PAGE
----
In this episode, ENX2 Photographer and stalwart podcaster Keith R. Stevenson sits down with ENX2 Junior Graphic Designer Nick Insinga to discuss the intricacies of design, navigating the minefield of client expectations, and the future of graphic design.
Keith R. Stevenson: Hello and welcome to Five Questions With ENX2. My name is Keith R. Stevenson, photographer and designer and a newcomer to the world of digital marketing. I have a lot of questions about the ins and outs of the business, so I’m sitting down with a member of the ENX2 team to pick their brains and learn more about this dynamic industry.
My guest today is Graphic Artist Nick Insinga. Thank you for joining me today, Nick.
Nick Insinga: Thanks for having me.
Keith: I’m never going to say your last name again. All right so we got five questions, you know the format of the show? Basically, I got five questions about what you do here at ENX2. And every so often, I throw you a curbball to see if you’re listening.
Nick: So you’re going to ask about the janitorial services?
Keith: Exactly. Now what brand of mop do you use, Nick?
Keith: All right, well obviously you are a graphic artist here at ENX2. And you do a lot of beautiful, beautiful work. I’m always impressed with what I see coming across your desk. It’s always different, it’s always good. So what do you think is good design? What is the hallmarks of good design?
Nick: Something that definitely gets the message across easily. Something that can convey emotion, get the viewer thinking about it. Definitely something that makes them stop and think and catches their attention. Sometimes something very simple where the message is clearly seen.
Keith: So clarity and conveyance of emotion?
Keith: When you are making these designs, I often wonder this, where do you get your inspiration? Where does all that come from?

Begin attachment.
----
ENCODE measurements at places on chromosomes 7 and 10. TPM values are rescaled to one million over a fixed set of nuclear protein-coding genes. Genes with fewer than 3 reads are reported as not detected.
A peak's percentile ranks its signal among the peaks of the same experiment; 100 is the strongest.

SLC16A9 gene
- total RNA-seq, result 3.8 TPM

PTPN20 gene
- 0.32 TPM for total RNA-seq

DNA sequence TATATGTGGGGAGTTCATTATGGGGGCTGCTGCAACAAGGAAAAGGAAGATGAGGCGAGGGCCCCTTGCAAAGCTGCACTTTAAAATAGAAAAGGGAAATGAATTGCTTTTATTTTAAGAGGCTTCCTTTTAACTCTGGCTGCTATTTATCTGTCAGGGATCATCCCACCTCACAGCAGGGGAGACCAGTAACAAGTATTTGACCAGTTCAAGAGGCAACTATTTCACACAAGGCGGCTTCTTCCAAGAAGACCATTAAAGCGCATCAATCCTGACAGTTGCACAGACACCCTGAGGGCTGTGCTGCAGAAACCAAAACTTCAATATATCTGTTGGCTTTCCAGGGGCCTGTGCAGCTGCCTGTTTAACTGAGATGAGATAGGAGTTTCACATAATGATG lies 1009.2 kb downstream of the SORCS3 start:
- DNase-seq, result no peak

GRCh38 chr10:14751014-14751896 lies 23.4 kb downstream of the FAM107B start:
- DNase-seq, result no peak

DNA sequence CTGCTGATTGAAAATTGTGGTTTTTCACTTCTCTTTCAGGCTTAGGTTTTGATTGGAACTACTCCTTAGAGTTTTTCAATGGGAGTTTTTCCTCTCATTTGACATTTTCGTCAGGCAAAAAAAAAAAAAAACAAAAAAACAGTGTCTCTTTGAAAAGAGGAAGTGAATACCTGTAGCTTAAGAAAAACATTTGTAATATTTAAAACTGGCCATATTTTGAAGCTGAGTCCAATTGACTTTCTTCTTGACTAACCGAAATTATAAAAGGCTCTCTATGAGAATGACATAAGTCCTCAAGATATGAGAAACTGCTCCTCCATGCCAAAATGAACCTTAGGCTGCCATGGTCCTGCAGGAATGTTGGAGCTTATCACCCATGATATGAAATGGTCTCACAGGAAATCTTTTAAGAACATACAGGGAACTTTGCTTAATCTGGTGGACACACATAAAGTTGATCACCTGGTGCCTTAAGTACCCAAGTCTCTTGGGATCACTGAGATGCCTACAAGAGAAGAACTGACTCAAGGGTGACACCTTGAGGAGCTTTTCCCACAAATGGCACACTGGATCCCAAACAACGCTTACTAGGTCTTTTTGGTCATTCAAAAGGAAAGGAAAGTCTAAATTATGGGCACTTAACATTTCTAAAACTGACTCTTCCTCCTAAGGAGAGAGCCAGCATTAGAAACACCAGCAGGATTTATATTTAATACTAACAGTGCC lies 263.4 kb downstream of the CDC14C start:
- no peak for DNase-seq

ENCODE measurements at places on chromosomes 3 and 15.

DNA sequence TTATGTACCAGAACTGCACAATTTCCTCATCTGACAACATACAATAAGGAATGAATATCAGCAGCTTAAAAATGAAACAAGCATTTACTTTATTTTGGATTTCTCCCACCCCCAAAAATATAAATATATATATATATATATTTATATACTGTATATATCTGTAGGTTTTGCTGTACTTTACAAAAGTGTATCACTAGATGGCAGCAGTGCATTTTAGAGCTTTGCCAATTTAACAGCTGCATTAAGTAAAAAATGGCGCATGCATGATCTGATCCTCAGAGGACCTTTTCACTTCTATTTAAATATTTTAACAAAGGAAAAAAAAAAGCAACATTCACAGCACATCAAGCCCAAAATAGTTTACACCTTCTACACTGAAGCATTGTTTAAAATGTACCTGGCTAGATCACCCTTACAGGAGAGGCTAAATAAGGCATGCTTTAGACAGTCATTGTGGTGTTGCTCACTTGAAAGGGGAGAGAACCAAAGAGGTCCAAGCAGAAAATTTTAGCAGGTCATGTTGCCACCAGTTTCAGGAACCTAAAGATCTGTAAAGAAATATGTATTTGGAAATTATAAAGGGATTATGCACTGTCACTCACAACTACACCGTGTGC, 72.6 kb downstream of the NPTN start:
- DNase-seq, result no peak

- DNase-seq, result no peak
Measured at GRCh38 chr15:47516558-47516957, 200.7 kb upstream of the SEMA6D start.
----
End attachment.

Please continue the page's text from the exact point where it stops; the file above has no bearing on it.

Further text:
Nick: Just either viewing clients’ websites to get the feel of what their whole vibe is. I also will look on blogs, design blogs, to get new ideas of what other people are doing, seeing the latest techniques that make something reall pop in design. Also past work that has been done for the client by other designers here at ENX2. Little bit of everything, you know?
Keith: A little bit of everything that you kind of mix it all together to make it your own.
Nick: That’s right.
Keith: Cool. So obiviously, you’re working with clients, the client is always right.
Keith: I did something earlier today, I knew it was wrong, but I had to do it that way because that’s the way they wanted it.
Nick: Got to love it.
Keith: How do you handle criticism from clients? What do you do to handle that?
Nick: Well, like you just said, the client is always right so I think it’s always a good perspective from a different eye, I guess. Because I’m looking at the same thing throughout the entire process of the design, maybe I’m missing something, maybe I’m overlooking the message that is getting portrayed there. Seeing or hearing from the client what their view on it is, I guess you take it with a grain of salt because they see it differently. Maybe your message isn’t getting across the way you wanted it to. So it’s helping you rethink how you’re going to execute it.
Keith: Maybe the client is has a different message in mind. Maybe they don’t want to have this part of their business highlighted. And we might not know that going into it. That’s a good answer.
Goo number three question here. So we often talk about the future and design has always been one of those fields, like design and photography, one of those creative fields where it’s difficult to automate. So if you were building cars 20 or 30 years ago, you might not be now because robots are doing your job for you. But do you think that AI and computers can somehow replace you as a graphic artist?